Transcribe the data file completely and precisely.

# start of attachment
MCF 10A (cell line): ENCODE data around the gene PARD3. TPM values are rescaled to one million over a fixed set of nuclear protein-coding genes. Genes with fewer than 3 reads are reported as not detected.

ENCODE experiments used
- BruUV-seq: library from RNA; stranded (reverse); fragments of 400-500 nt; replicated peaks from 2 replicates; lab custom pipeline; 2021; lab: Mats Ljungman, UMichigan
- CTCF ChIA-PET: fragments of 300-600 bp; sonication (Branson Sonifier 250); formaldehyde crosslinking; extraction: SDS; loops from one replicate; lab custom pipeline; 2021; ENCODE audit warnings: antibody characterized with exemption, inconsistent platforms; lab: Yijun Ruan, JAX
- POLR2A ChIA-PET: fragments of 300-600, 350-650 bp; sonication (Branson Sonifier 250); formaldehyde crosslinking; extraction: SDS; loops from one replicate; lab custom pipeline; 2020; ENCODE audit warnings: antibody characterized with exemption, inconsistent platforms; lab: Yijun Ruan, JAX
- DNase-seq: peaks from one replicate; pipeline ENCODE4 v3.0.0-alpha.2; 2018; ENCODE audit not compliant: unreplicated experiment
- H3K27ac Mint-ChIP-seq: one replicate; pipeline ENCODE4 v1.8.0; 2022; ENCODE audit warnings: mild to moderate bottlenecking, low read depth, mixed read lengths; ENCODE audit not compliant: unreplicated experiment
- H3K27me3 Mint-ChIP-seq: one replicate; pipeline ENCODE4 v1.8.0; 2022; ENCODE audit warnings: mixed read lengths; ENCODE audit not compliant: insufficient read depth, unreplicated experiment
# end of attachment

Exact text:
MCF 10A (cell line): ENCODE data around the gene PARD3. TPM values are rescaled to one million over a fixed set of nuclear protein-coding genes. Genes with fewer than 3 reads are reported as not detected.

ENCODE experiments used
- BruUV-seq: library from RNA; stranded (reverse); fragments of 400-500 nt; replicated peaks from 2 replicates; lab custom pipeline; 2021; lab: Mats Ljungman, UMichigan
- CTCF ChIA-PET: fragments of 300-600 bp; sonication (Branson Sonifier 250); formaldehyde crosslinking; extraction: SDS; loops from one replicate; lab custom pipeline; 2021; ENCODE audit warnings: antibody characterized with exemption, inconsistent platforms; lab: Yijun Ruan, JAX
- POLR2A ChIA-PET: fragments of 300-600, 350-650 bp; sonication (Branson Sonifier 250); formaldehyde crosslinking; extraction: SDS; loops from one replicate; lab custom pipeline; 2020; ENCODE audit warnings: antibody characterized with exemption, inconsistent platforms; lab: Yijun Ruan, JAX
- DNase-seq: peaks from one replicate; pipeline ENCODE4 v3.0.0-alpha.2; 2018; ENCODE audit not compliant: unreplicated experiment
- H3K27ac Mint-ChIP-seq: one replicate; pipeline ENCODE4 v1.8.0; 2022; ENCODE audit warnings: mild to moderate bottlenecking, low read depth, mixed read lengths; ENCODE audit not compliant: unreplicated experiment
- H3K27me3 Mint-ChIP-seq: one replicate; pipeline ENCODE4 v1.8.0; 2022; ENCODE audit warnings: mixed read lengths; ENCODE audit not compliant: insufficient read depth, unreplicated experiment